Indian Atrocities

Discussion in 'The Cesspool' started by madanthonywayne, Oct 14, 2007.

  1. madanthonywayne

    madanthonywayne Mourning in America

    I am sick of people always blaming the US for all the worlds ills. So, under the glass houses doctrine, let us discuss some of the atrocities committed by the great nation of India.

    Let's see, we've got widespread rape by Indian security forces:
    Torture:
    Gee, that sounds worse than being put in a pile of naked men while some hick chick laughs at you.

    Then there's the treatment of their "untouchables":
    And if you thought it was bad in the US for blacks before the civil rights movement:
    And this bit here is almost unbelievable:
    They had to pass a special law to make it clear that it was illegal to forcibly parade people naked thru the streets; make them eat shit; take their land; foul their water, and burn down their homes!!!! WTF!!!!!!

    And check out this horrific story:
    Perhaps Brian de Palma could make a movie about this.

    And, of course, they have great respect for the rights of women and children:
    http://news.nationalgeographic.com/news/2003/06/0602_030602_untouchables.html
    This was just the first two links I found under "Indian Atrocities". Maybe you guys can find some more. I'd say this stuff makes the infamous abu ghraib seem like fraternity pranks.
     
  2. GeoffP

    GeoffP Caput gerat lupinum

    ....whoa. Is that for real?
     
  3. ashura

    ashura the Old Right

    As an American, I place the US on a higher standard than I do any other nation. We should be better, and for a great amount of things we are. That doesn't mean that whenever we get a finger pointed at us for doing something wrong that we should childishly point back. It means that we should either accept that we did something wrong and do our best to prevent it from happening again, or do our damned best to prove that we did the right thing. Again, not compare what we do to what another nation does because, quite simply, we should be better.
     
  4. S.A.M.

    S.A.M. uniquely dreadful

    Its terrible, especially with the decade and a half of war at the border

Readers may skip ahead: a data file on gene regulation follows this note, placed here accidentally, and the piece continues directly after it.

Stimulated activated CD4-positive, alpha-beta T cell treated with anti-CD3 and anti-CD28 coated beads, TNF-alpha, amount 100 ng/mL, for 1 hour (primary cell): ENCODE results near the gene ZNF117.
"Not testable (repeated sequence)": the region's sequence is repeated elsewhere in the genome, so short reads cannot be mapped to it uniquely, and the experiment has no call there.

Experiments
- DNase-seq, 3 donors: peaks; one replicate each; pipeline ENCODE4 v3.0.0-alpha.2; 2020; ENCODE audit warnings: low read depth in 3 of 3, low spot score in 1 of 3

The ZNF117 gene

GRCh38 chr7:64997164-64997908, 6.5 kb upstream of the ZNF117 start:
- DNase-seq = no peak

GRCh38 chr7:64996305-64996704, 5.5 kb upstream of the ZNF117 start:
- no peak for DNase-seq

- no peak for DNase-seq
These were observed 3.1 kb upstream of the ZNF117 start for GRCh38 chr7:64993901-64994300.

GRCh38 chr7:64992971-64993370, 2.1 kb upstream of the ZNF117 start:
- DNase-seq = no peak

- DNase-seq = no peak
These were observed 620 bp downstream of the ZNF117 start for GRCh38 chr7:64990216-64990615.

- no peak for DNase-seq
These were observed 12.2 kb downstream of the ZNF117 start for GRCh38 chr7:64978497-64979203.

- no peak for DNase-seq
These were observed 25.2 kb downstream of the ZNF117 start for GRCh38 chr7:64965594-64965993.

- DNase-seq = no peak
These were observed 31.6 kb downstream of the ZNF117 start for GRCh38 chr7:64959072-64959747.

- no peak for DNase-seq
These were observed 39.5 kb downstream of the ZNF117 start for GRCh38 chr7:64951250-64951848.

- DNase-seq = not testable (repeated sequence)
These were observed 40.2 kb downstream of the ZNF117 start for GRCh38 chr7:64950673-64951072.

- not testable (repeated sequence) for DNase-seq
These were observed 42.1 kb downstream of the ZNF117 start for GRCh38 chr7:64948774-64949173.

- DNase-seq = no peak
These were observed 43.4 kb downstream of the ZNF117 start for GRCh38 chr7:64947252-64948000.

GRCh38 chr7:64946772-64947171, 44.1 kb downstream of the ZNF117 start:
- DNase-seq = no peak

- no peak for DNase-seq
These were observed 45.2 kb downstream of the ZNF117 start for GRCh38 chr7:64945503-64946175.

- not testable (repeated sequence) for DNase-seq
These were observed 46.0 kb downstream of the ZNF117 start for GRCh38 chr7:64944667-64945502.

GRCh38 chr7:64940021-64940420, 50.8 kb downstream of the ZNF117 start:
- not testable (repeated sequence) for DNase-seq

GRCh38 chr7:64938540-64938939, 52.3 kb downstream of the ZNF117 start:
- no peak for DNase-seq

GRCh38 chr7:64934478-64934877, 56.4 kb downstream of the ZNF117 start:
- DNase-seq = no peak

In Kashmir
    http://www.hrw.org/reports/1999/kashmir/doda.htm
    http://hrw.org/english/docs/2006/09/08/india14159.htm


    In Sri Lanka
    http://query.nytimes.com/gst/fullpa...op/News/World/Countries and Territories/India

    Hopefully they are trying to make things more transparent


    The challenge before the COAS (Chief of Army Staff) is clear - institutionalizing a culture where human rights are not seen as adversarial to the army. This will not be easy. The short-lived success of the army's goodwill initiative in the Ladakh region (Operation Sadabhavana) epitomizes the problems ahead. Pushed largely by one senior officer, the process was relegated to the backburner soon after his departure from Leh. In that sense, as good as it may be to have a progressive COAS; this cannot replace systematic and institutional change in the army.

    Human rights violations, unfortunately, continue to be reported regularly, leading one to believe these are systemic and institutional. Even in situations where the protection of special legislation (e.g. The Armed Forces Special Powers Act) may be available, the current practices of the army are unlikely to pass the required threshold of international humanitarian law. In cases where action on complaints is taken, the focus remains on the individual violators; no examination is made to ask if the violations are institutionalized in the de-facto operating procedures of the army. This is necessary, because some standard operation procedures - e.g. 'taking no prisoners' in fire-fights in Counter-Intelligence Operations (CI Ops), and the use of torture to extract information - inherently lend themselves to rights violations.

    Especially with th effects on army personnel
    http://www.indiatogether.org/2007/jan/fah-army.htm

    he Indian Army has been surprisingly candid in releasing figures of the suicides and fratricides that have wracked the force in the recent past. A report out of Kashmir in the Himal of December 2006 carries the revealing statistics that in October this year there were ten fratricide cases as against only three deaths in combat operations. All told, in the first ten months of the year, the army lost 55 soldiers to terrorism in Kashmir, while one third more took their own lives. It is not a figure that any army would release of its own, since morale related security reasons would have stymied such openness.

    That 500 defense personnel have reportedly either committed suicide or were killed by colleagues in the past four years indicates that the problem has crossed the threshold in which it could be treated as internal to the army. The Ministry of Defense has had to write to the Army to act more liberally in the grant of leave to its soldiers as a stress relieving measure. This is the first issue that the newly appointed Minister of Defence, A K Antony, has involved himself with, indicating the concern in South Block.

    Cops are the same, underpaid, undereducated, undertrained and overwhelmed
    So they are now sent for destressing programs to help them to control rage and frustration

    http://timesofindia.indiatimes.com/articleshow/1190361.cms

    Fortunately our problems are all being addressed by the government and the people.
     
  5. S.A.M.

    S.A.M. uniquely dreadful

    Perhaps but that is no reason to ignore the fact that India has the capacity to do better than what is present: